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DACC Nursing Program Provides Answers in Accreditation Loss

Wednesday, August 15, 2012 - 7:41pm

LAS CRUCES — Doña Ana Community College school officials reached out to students and parents by sending letters detailing what the college's un-accredited nursing program means for them.

As News Channel 9 reported, the reason for the accreditation loss was a result of being understaffed. The college only had six full-time nurses teaching 109 students, which was at half of the requirement.

DACC released a list of frequently asked questions with answers on what current students should be aware of.

Among the FAQ's, the college clarified that accreditation was not required for proper licensing tests and that students graduating from the program should not see any difference in employment opportunites because most practices dont require students come from accredited programs.

The college also claimed most community college nursing programs dont have national accreditation because of its costs.

For a full list, download the PDF attachment below.

AttachmentSize
program.pdf93.89 KB
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Reader Comments

Last, the bigger question is ‘why’ DABCC cannot keep faculty which is the true underlying problem with their nursing program. Many nurse educators are aware of the problem which has been ongoing for greater than 7 years. The NLNAC has been slow to react and longsuffering in their effort to protect the students and give DABCC every opportunity to correct the problems and remain accredited. DABCC lost accreditation because non-nurses are trying to govern nursing, which is always very bad practice.

Schools such as UTEP or NMSU who have CCNE accreditation are bound to accept transfers from those graduates who have come from a nationally accredited program ONLY or risk their own accreditation status. Therefore, the loss of NLNAC means those students will have a harder time moving up to the BSN level as recommended by the Institute of Medicine’s Report related to nursing.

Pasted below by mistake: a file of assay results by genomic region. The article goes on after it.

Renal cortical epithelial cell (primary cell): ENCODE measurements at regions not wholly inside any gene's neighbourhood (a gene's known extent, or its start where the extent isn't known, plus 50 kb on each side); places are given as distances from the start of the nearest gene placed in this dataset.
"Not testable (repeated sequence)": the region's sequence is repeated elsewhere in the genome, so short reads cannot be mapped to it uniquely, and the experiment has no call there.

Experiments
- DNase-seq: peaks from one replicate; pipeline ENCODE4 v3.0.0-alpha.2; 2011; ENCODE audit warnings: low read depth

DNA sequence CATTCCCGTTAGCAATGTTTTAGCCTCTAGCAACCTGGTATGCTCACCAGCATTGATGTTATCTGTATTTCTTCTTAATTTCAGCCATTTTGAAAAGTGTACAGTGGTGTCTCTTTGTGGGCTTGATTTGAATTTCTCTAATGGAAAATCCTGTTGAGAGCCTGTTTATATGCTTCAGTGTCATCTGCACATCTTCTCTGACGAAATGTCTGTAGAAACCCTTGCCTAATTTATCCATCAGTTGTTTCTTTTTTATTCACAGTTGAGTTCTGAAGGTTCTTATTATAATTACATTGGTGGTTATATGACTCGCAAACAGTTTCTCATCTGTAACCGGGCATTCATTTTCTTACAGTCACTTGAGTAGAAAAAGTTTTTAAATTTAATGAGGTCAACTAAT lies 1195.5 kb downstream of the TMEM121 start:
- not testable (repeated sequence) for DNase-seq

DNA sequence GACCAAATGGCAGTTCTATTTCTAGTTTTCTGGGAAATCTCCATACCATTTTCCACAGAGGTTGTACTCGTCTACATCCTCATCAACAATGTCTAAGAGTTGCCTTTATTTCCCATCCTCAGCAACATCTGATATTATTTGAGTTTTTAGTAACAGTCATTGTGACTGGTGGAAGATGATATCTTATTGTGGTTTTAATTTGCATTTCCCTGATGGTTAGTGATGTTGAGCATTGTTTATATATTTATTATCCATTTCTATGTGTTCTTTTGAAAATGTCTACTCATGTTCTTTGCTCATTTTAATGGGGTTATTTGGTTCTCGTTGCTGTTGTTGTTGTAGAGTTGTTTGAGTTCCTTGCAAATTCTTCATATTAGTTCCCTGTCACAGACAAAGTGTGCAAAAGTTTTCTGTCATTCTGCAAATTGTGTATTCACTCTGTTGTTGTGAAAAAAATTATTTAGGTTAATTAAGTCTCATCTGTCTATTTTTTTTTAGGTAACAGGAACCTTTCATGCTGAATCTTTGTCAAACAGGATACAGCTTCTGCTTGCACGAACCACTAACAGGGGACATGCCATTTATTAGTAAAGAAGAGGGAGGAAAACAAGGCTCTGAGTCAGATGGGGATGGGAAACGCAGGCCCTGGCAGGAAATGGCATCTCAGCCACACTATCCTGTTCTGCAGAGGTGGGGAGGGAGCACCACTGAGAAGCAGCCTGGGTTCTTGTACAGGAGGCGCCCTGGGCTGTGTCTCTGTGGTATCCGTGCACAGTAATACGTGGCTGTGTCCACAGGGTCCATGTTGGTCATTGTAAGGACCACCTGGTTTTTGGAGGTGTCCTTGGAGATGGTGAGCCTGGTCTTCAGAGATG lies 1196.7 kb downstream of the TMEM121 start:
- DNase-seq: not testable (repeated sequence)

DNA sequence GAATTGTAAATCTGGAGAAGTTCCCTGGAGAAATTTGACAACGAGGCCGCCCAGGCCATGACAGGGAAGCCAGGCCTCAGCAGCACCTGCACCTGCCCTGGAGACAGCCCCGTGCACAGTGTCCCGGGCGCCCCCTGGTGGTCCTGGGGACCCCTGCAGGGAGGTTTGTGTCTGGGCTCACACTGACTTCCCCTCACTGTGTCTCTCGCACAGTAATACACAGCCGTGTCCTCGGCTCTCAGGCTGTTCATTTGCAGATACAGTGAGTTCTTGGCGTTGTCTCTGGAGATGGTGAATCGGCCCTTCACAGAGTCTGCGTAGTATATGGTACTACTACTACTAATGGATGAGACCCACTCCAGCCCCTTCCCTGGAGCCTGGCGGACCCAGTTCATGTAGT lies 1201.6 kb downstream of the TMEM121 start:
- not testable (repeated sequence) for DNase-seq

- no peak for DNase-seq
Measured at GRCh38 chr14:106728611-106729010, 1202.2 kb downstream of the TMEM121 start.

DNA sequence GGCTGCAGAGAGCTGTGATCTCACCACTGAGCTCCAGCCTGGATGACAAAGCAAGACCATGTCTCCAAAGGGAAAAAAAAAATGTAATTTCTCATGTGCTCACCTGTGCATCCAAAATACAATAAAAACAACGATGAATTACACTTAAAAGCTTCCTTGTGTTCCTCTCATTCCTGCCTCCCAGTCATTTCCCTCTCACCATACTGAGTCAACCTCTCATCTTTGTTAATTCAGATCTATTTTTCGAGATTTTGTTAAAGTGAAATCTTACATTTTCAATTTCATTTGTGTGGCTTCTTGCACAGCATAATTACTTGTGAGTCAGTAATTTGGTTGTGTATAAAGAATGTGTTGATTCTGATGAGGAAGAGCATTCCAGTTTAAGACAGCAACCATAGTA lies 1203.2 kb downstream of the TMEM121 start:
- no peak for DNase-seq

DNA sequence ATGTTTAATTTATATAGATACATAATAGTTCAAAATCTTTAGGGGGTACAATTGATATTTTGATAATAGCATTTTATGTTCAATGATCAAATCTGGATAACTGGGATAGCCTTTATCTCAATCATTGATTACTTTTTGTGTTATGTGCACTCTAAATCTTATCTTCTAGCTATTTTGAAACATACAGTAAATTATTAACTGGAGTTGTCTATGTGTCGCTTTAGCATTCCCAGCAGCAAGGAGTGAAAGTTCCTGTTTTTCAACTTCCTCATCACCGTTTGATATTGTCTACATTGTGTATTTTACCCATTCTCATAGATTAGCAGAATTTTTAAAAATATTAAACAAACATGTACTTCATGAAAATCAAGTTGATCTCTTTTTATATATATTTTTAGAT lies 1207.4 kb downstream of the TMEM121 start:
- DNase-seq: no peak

Second, it is a requirement to have graduated from a nursing program that has national nursing accreditation (NLNAC or CCNE) to be eligible for any federal or civil service registered nurse position, i.e.: Fort Bliss, Beaumont or Biggs Field. Third, educational mobility requires that a graduate come from a nationally accredited program in order to transfer to another school.

Second, it is a requirement to have graduated from a nursing program that has national nursing accreditation (NLNAC or CCNE) to be eligible for any federal or civil service registered nurse position, i.e.: Fort Bliss, Beaumont or Biggs Field. Third, educational mobility requires that a graduate come from a nationally accredited program in order to transfer to another school.

First, the NM Board of Nursing will be requiring NLNAC accreditation or other national nursing accreditation (CCNE) for ALL nursing programs who wish to operate in NM in the VERY near future. Accreditation is a national standard and reasonable expectation; almost ALL registered nurse programs have either NLNAC or CCNE accreditation to support quality nursing education to protect the public from poorly educated nurses and to protect students from academic thieves.

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